Talk about having a ball!
Jeppe Carlsen and Jakob Schmid, a pair of Playdead staffers who helped create Limbo and Inside, decided to step away from their established success in order to go independent. Both Limbo and Inside are some of my favorite games in recent memory, which made me instantly curious to see what this twosome could do on their own.
The duo started a new studio called Geometric Interactive, and their first game was revealed to be the intriguing-looking Cocoon; a puzzler that puts you in control of a rather miniscule bug/human character. From the game’s 2022 debut trailer, I had an inkling the title would end up being something special. What I didn’t know was how big of an understatement my inclination would be.
There’s something to be said for a game that explores the intricate through simplicity. While Cocoon tackles some very big ideas in gameplay and story, it does so through very uncomplicated controls. In Cocoon, all you’ll ever need to use is one joystick to maneuver your character and one button to interact with items and the environment. You don’t even have to worry about camera control, as the game handles that for you. This breaks down pretty much every barrier there is between player and game, letting a player of any technical skill level experience what Cocoon has to offer.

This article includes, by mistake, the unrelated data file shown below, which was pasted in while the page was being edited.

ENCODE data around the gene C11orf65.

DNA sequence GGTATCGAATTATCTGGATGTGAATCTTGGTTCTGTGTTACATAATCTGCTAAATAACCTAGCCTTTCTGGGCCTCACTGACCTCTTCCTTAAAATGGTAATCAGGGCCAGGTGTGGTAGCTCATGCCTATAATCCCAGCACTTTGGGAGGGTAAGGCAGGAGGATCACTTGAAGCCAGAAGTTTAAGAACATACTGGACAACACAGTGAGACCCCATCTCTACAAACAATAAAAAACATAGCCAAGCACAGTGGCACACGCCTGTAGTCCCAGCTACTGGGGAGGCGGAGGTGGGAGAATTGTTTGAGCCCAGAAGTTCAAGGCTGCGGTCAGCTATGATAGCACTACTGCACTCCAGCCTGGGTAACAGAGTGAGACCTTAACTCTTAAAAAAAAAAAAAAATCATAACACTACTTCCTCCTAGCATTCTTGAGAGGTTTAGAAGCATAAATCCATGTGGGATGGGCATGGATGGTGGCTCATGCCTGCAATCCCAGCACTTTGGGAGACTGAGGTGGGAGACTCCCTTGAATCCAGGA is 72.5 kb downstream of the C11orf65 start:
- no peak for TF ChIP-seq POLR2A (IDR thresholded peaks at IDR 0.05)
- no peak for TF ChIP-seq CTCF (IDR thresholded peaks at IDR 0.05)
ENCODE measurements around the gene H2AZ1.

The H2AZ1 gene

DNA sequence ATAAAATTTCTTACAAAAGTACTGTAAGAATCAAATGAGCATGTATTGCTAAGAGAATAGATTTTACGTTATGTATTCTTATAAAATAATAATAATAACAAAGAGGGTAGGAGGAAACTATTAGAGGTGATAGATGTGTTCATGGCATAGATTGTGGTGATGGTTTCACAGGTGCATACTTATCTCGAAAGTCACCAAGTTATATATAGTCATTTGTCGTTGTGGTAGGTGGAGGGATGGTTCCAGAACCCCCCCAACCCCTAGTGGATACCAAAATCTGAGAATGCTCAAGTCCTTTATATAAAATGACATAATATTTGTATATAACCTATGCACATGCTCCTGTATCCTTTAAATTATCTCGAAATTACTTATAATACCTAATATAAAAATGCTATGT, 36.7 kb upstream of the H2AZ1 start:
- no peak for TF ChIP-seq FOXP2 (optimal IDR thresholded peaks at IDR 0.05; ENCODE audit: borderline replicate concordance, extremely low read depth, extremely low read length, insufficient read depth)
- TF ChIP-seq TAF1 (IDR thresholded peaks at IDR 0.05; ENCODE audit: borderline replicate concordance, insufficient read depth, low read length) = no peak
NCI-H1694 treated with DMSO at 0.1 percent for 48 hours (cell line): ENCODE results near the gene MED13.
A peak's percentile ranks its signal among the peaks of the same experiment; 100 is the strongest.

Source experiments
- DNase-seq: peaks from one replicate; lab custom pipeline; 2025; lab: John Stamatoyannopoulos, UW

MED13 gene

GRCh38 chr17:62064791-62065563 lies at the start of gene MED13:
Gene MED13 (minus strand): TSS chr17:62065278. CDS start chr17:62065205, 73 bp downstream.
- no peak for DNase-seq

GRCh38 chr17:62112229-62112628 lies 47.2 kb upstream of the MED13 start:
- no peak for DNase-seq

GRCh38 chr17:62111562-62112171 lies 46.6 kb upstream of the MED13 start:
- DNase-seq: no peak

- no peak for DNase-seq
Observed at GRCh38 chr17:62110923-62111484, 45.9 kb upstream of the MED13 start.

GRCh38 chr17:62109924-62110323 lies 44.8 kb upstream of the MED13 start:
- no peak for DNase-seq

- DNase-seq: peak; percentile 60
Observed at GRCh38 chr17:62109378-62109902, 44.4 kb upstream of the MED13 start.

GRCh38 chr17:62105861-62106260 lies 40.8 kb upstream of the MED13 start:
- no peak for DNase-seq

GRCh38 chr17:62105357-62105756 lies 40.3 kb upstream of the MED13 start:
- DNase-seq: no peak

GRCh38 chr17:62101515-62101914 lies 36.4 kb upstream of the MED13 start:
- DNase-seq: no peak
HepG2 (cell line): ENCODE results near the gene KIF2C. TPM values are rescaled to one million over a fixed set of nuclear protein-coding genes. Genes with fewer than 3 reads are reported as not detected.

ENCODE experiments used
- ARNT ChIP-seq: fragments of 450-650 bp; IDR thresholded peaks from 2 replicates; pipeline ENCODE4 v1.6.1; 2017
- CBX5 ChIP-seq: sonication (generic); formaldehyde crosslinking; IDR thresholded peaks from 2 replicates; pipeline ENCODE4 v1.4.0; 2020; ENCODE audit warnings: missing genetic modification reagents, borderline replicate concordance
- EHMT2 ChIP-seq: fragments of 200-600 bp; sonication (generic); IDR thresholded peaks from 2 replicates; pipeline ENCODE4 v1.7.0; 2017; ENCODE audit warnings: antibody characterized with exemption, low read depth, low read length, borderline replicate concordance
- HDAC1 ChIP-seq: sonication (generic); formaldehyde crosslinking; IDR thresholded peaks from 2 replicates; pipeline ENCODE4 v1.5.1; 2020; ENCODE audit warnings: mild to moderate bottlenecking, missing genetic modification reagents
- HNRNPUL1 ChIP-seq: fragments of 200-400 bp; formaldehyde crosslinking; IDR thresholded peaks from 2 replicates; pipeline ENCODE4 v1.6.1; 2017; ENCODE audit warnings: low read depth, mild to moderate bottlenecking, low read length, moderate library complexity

On the complete opposite end of the spectrum is the gameplay experience that Cocoon provides. While it might be easy to move about and perform tasks, the game constantly feeds you obstacles that will twist your mind in every which way. Cocoon starts off easy enough and never gets to a point where puzzles become obtuse or annoying, all thanks to a smooth ramping of difficulty. The level of puzzle-solving you tackle late in the game as compared to the game’s early moments is night and day, yet you’re still tackling tasks with the skills you learned in the opening moments. It’s a true testament to the dev team and the core concept they came up with, as Cocoon constantly reinvents and exploits its mechanics to surprise and delight.